Miller John B.

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Miller
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John B.
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  • Article
    Limited contribution of ancient methane to surface waters of the U.S. Beaufort Sea shelf
    (American Association for the Advancement of Science, 2018-01-17) Sparrow, Katy J. ; Kessler, John D. ; Southon, John R. ; Garcia-Tigreros, Fenix ; Schreiner, Kathryn M. ; Ruppel, Carolyn D. ; Miller, John B. ; Lehman, Scott J. ; Xu, Xiaomei
    In response to warming climate, methane can be released to Arctic Ocean sediment and waters from thawing subsea permafrost and decomposing methane hydrates. However, it is unknown whether methane derived from this sediment storehouse of frozen ancient carbon reaches the atmosphere. We quantified the fraction of methane derived from ancient sources in shelf waters of the U.S. Beaufort Sea, a region that has both permafrost and methane hydrates and is experiencing significant warming. Although the radiocarbon-methane analyses indicate that ancient carbon is being mobilized and emitted as methane into shelf bottom waters, surprisingly, we find that methane in surface waters is principally derived from modern-aged carbon. We report that at and beyond approximately the 30-m isobath, ancient sources that dominate in deep waters contribute, at most, 10 ± 3% of the surface water methane. These results suggest that even if there is a heightened liberation of ancient carbon–sourced methane as climate change proceeds, oceanic oxidation and dispersion processes can strongly limit its emission to the atmosphere.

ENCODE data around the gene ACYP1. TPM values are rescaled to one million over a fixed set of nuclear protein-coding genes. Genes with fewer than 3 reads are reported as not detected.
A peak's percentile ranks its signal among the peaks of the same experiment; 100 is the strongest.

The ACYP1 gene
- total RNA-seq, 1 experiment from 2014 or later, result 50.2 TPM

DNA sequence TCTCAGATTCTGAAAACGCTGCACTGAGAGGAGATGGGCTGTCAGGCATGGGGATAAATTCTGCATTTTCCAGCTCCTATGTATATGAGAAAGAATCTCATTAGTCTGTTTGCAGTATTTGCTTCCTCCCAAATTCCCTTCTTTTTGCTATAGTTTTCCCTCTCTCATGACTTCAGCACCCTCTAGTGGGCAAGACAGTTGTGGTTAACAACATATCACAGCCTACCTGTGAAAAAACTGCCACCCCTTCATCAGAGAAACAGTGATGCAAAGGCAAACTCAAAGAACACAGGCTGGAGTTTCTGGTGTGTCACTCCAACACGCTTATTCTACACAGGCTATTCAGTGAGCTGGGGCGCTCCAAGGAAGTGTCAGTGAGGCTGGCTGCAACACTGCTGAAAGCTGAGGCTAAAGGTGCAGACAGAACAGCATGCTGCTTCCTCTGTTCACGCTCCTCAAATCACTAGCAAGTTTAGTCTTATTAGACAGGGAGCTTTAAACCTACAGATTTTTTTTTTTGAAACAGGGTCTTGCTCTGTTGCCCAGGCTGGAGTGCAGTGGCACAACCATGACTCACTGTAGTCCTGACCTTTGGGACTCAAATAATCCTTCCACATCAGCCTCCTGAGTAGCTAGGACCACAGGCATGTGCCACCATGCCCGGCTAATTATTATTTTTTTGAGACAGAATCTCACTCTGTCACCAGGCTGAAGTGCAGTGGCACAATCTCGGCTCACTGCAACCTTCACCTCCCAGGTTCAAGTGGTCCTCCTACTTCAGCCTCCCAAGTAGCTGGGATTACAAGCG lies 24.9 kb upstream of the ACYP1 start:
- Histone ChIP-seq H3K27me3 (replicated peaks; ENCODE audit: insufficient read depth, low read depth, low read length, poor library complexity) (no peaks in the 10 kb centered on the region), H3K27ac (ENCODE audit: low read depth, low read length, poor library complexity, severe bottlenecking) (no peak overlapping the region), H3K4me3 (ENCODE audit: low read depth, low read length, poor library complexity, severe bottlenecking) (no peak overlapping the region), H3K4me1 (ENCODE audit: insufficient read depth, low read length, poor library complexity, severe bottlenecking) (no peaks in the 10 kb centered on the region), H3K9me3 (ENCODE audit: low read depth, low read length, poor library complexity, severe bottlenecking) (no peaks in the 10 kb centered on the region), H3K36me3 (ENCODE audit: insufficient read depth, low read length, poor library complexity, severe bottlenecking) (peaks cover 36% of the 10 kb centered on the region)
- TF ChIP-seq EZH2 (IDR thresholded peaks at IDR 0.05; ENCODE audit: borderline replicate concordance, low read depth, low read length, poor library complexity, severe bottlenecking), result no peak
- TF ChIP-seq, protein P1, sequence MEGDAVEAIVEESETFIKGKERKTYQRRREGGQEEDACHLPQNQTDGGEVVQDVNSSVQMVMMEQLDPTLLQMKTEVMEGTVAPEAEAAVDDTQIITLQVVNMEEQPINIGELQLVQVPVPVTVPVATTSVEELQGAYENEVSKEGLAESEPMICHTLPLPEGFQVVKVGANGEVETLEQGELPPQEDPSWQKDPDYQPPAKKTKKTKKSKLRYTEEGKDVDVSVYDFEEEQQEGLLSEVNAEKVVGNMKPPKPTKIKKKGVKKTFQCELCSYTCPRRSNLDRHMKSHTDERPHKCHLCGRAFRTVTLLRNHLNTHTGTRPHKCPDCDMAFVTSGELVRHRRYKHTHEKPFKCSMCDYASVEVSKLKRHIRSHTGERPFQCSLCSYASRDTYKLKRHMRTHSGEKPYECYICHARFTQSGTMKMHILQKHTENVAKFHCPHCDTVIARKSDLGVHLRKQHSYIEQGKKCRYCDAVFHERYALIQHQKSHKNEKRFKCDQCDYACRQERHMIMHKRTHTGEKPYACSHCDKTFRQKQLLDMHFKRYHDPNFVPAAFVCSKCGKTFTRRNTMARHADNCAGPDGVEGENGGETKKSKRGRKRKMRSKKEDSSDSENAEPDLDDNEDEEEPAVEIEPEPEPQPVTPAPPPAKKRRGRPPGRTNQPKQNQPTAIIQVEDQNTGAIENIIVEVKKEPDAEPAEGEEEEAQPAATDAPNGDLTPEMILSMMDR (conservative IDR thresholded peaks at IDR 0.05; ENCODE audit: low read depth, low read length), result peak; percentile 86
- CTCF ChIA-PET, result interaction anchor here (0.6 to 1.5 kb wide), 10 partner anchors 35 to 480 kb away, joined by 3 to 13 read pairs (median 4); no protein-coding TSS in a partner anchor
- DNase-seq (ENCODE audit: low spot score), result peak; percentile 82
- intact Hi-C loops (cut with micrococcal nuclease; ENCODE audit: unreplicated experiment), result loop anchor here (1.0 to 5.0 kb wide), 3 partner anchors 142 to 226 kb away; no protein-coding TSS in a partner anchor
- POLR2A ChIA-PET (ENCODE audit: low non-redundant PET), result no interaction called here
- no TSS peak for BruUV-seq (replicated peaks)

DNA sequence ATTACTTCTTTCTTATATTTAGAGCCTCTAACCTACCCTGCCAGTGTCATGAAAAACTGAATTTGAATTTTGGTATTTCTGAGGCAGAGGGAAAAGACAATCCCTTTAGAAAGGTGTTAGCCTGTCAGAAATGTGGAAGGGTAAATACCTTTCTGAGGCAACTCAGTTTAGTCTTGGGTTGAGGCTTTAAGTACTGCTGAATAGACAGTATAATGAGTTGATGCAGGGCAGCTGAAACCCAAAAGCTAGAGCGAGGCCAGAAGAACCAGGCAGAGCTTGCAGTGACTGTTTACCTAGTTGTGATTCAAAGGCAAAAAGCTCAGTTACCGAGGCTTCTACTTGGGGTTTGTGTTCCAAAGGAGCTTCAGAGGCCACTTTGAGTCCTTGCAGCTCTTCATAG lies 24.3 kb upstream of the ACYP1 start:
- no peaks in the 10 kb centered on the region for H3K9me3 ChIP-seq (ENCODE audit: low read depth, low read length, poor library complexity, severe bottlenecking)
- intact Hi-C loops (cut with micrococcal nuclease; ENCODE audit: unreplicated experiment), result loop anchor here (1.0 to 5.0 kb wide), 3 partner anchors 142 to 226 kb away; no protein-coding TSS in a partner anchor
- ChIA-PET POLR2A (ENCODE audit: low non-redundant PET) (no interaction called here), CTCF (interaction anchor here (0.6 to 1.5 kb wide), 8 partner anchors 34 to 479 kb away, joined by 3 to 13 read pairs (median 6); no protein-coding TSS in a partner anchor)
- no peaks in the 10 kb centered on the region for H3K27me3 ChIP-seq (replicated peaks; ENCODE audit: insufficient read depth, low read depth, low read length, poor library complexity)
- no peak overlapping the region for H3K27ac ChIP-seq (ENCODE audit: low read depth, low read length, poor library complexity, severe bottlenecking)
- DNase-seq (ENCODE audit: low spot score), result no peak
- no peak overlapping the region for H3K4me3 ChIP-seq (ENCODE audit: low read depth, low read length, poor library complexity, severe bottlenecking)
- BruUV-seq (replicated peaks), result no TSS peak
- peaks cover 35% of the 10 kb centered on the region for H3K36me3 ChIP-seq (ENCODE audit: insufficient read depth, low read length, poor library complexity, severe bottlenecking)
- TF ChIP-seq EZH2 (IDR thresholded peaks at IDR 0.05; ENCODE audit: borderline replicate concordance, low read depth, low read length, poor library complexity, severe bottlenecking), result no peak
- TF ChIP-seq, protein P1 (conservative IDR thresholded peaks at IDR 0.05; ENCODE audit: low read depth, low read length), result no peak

• Article
    Separating the influence of temperature, drought, and fire on interannual variability in atmospheric CO2
    (John Wiley & Sons, 2014-11-19) Keppel-Aleks, Gretchen ; Wolf, Aaron S. ; Mu, Mingquan ; Doney, Scott C. ; Morton, Douglas C. ; Kasibhatla, Prasad S. ; Miller, John B. ; Dlugokencky, Edward J. ; Randerson, James T.
    The response of the carbon cycle in prognostic Earth system models (ESMs) contributes significant uncertainty to projections of global climate change. Quantifying contributions of known drivers of interannual variability in the growth rate of atmospheric carbon dioxide (CO2) is important for improving the representation of terrestrial ecosystem processes in these ESMs. Several recent studies have identified the temperature dependence of tropical net ecosystem exchange (NEE) as a primary driver of this variability by analyzing a single, globally averaged time series of CO2 anomalies. Here we examined how the temporal evolution of CO2 in different latitude bands may be used to separate contributions from temperature stress, drought stress, and fire emissions to CO2 variability. We developed atmospheric CO2 patterns from each of these mechanisms during 1997–2011 using an atmospheric transport model. NEE responses to temperature, NEE responses to drought, and fire emissions all contributed significantly to CO2 variability in each latitude band, suggesting that no single mechanism was the dominant driver. We found that the sum of drought and fire contributions to CO2 variability exceeded direct NEE responses to temperature in both the Northern and Southern Hemispheres. Additional sensitivity tests revealed that these contributions are masked by temporal and spatial smoothing of CO2 observations. Accounting for fires, the sensitivity of tropical NEE to temperature stress decreased by 25% to 2.9 ± 0.4 Pg C yr−1 K−1. These results underscore the need for accurate attribution of the drivers of CO2 variability prior to using contemporary observations to constrain long-term ESM responses.